Eileen is a 15-foot McKenzie drift boat, painted “Cadillac Aztec Red, Willys Beryl Green, and Refrigerator White” (“it’s an inside dory thing,” TP tells me) with black-and-gold lettering and polished wooden gunnels. It’s made of Port Orford cedar; open any hatch on that boat and cool cedar sweetness rises like perfume. “I’m not a craftsman or carpenter. But I really enjoyed building it, learning how to do all this stuff. I created that boat. I watched it come together. I remember every cut I made, every little screw, cutting the angles on the frame, learning how to scarf joints, all these things I’d never done before. You really have a connection to a boat if you build it. And a boat’s never done. I’m still figuring stuff out. The boat evolves along with you, I guess.”
Eileen’s namesake is Eileen Muza, a friend and artist who’s building an artist’s colony in Cisco, Utah. TP was among Eileen’s earliest supporters, dropping by with watermelons and ice, house sitting for her one winter (and locking himself in the chicken coop in subzero temperatures in one memorable incident). There’s an artist residency program that pays a stipend for a couple of people a year, but more and more people are showing up even without a stipend, working and contributing, people who “just wanna be there.” People like TP.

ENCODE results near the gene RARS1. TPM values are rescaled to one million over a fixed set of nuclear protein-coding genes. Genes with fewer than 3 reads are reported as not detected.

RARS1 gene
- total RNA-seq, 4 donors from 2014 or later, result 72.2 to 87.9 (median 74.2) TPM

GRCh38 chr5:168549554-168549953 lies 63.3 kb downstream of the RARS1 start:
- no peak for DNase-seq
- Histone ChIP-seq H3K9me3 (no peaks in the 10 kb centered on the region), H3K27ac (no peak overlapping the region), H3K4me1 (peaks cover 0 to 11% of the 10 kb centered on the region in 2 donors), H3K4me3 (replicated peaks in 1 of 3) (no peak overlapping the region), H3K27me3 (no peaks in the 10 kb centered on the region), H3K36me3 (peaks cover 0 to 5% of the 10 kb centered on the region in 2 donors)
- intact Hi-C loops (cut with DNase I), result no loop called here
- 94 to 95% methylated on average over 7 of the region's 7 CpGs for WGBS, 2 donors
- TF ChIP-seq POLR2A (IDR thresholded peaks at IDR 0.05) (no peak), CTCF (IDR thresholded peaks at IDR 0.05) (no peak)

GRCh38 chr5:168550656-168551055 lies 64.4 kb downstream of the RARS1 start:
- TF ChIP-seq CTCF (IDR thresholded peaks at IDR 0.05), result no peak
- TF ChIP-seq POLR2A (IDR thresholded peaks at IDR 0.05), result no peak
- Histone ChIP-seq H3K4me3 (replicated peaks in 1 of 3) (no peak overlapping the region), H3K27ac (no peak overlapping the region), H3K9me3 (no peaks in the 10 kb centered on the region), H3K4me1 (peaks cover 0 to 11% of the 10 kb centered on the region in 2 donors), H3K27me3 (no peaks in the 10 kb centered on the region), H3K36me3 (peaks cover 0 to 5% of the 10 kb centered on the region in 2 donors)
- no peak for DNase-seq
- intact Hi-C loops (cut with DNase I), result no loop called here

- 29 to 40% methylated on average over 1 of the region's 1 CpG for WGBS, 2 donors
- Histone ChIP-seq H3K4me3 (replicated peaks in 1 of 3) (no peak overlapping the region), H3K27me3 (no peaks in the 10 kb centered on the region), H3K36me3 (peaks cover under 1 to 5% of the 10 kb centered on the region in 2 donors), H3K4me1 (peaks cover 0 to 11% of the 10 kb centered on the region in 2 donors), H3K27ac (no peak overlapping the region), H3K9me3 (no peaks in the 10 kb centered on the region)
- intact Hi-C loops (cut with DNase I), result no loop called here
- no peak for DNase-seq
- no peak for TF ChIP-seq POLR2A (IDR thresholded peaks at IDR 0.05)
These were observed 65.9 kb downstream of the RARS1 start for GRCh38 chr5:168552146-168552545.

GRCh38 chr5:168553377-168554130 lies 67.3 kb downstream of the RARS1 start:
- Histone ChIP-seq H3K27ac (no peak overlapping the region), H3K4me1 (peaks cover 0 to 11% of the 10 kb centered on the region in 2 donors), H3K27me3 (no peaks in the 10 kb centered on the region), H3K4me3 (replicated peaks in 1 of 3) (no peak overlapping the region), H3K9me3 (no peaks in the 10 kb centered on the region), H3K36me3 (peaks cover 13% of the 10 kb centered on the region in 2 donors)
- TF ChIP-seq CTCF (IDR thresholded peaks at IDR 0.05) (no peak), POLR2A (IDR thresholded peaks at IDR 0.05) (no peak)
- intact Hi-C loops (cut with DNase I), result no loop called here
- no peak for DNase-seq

On TP’s 70th birthday, we were in Desolation Canyon. It was day nine or ten of a 14-day private river trip. He was by far the oldest member of our loose group of guides and friends, but it didn’t matter. His quiet appreciation for the place and ability to simply be make him a welcome addition to any river trip. On the night of his birthday, we ambushed him at the campfire with brownies and sparkler candles and a raucous rendition of the birthday song. Once he realized what was going on, TP’s face cracked open in a smile, huge for all its bashfulness. We sang, and he beamed through bites of chocolate. It was on this trip that TP asked if we’d teach him a few things about rowing. “I mean, if I’m gonna build a boat, I should probably know how to drive it.” Still evolving, willing to learn, and excited for the future: Tim Porten, like his boat, isn’t done yet.
Susan Munroe is a reader, writer, traveler, and river guide. She moved to Utah from New Hampshire for the mountains, but it was the allure of the desert and its rivers that have truly kept her transfixed. More than eight years after she first came to work for Holiday River Expeditions, she still can’t get enough of life on the water. Susan spends her winters skiing and working in Salt Lake City, Utah, with frequent trips to southern Chile to run the Río Baker and support the work of the educational kayaking exchange program Ríos to Rivers. See more of Susan’s work here: www.susanmunroe.com